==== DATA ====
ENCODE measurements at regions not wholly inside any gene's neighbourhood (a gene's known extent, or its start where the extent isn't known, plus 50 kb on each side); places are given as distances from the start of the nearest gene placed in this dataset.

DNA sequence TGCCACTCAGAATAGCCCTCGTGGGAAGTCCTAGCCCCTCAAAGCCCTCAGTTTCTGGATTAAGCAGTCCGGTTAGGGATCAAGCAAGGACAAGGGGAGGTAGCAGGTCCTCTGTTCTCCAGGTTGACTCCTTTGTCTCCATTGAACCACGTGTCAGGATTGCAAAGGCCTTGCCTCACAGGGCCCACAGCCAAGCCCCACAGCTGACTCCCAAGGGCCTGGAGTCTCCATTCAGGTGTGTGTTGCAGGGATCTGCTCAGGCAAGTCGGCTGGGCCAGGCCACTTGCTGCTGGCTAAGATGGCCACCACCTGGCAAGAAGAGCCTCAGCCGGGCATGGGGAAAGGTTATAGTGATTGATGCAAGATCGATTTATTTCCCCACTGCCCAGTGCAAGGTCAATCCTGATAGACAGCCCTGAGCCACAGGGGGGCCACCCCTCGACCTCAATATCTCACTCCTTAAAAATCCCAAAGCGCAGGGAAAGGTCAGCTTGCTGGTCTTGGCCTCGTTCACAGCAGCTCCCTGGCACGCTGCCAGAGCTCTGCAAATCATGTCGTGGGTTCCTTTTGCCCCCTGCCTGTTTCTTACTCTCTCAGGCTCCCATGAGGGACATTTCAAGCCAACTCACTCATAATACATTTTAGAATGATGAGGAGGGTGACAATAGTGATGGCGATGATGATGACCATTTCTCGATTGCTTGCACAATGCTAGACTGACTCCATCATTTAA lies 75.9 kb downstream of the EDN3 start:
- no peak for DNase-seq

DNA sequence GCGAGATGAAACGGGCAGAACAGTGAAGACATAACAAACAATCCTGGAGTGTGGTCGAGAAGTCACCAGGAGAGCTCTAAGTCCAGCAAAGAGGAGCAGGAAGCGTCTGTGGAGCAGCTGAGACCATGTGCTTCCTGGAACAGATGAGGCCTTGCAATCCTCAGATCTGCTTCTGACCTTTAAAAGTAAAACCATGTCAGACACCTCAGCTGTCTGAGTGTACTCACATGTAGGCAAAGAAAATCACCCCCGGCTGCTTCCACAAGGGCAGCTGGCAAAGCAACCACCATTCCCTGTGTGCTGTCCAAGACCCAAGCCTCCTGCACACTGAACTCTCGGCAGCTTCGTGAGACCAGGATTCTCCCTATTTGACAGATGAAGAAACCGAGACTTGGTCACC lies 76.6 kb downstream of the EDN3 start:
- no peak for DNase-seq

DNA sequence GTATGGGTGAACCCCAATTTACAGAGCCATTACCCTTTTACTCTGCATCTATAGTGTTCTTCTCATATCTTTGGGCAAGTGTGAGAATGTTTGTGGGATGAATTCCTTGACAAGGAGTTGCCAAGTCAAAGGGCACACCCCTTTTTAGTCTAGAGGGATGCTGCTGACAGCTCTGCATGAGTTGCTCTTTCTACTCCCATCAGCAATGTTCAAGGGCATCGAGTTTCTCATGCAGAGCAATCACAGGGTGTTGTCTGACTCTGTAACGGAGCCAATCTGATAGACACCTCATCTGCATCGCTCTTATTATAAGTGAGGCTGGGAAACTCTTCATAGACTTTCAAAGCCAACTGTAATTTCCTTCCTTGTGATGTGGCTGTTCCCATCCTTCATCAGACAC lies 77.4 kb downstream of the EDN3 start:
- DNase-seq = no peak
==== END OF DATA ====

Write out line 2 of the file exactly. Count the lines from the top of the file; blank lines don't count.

DNA sequence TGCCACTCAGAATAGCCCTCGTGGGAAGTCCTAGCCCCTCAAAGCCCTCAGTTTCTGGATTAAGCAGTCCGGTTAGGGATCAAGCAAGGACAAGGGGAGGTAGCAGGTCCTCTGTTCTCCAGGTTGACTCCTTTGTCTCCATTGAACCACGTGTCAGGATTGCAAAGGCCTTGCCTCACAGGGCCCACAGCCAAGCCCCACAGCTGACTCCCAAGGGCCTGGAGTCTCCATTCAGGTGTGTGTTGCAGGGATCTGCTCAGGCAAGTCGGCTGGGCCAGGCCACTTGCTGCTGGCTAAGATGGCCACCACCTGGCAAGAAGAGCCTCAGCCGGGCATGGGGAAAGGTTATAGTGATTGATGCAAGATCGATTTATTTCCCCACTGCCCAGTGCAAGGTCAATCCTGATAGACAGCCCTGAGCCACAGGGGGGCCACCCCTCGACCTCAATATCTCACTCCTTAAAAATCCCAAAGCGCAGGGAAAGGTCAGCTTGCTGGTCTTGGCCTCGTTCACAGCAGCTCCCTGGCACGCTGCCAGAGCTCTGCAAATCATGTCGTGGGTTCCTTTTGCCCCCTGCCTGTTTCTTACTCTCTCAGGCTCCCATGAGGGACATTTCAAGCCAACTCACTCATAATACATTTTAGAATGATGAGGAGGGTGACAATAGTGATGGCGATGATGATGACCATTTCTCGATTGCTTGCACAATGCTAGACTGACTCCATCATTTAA lies 75.9 kb downstream of the EDN3 start: